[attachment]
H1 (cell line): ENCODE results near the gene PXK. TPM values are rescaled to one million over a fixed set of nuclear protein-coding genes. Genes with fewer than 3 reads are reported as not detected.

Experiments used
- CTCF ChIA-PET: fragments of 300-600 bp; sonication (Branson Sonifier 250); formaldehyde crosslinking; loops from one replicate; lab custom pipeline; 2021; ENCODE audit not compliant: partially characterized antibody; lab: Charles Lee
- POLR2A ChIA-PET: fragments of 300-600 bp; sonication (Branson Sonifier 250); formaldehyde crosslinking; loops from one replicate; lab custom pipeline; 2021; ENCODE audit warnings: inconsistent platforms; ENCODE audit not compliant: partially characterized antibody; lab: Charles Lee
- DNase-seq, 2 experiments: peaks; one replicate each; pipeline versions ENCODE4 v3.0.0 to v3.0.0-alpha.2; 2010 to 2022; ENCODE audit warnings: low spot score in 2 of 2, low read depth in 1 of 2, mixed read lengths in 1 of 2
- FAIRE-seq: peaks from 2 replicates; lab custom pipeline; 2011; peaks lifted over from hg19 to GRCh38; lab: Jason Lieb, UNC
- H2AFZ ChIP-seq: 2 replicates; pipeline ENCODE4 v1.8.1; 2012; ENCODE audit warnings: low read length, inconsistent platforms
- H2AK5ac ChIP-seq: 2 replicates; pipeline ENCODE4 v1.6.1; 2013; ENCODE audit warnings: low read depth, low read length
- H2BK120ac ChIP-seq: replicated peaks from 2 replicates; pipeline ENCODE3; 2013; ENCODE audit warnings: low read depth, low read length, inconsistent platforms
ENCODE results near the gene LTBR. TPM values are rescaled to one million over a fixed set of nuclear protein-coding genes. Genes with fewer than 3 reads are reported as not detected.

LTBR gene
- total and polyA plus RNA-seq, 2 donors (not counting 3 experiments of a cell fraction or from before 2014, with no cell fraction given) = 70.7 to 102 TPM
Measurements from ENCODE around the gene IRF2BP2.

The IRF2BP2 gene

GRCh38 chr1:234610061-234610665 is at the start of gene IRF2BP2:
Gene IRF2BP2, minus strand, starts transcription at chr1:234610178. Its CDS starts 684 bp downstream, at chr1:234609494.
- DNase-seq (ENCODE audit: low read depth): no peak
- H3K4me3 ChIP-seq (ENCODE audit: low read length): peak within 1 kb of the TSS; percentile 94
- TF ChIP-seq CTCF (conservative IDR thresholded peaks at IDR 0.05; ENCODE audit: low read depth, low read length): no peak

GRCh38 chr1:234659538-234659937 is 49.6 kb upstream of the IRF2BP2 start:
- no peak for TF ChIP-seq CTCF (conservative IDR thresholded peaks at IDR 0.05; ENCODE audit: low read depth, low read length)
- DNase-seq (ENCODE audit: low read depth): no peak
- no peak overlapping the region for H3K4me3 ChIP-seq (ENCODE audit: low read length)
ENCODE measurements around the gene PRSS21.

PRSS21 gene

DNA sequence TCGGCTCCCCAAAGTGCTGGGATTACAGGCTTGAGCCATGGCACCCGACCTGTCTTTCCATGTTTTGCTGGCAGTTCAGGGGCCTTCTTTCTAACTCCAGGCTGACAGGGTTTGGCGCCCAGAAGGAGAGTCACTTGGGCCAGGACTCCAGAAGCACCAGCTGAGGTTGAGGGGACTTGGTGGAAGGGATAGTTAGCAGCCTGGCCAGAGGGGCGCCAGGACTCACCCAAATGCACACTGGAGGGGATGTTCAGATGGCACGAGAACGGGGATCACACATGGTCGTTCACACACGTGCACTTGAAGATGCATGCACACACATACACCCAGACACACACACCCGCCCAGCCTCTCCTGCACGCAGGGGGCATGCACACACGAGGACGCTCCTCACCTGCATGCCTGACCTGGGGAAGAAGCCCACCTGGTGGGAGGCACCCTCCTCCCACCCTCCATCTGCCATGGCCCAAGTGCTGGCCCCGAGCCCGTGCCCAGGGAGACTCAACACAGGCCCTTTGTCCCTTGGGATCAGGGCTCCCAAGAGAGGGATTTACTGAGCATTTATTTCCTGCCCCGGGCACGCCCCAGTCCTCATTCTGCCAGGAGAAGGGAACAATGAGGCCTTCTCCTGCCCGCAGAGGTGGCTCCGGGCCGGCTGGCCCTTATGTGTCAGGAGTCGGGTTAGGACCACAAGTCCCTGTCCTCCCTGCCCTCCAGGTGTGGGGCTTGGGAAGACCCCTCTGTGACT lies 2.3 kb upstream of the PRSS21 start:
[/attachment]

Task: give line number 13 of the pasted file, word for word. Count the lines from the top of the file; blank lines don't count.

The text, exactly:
Measurements from ENCODE around the gene IRF2BP2.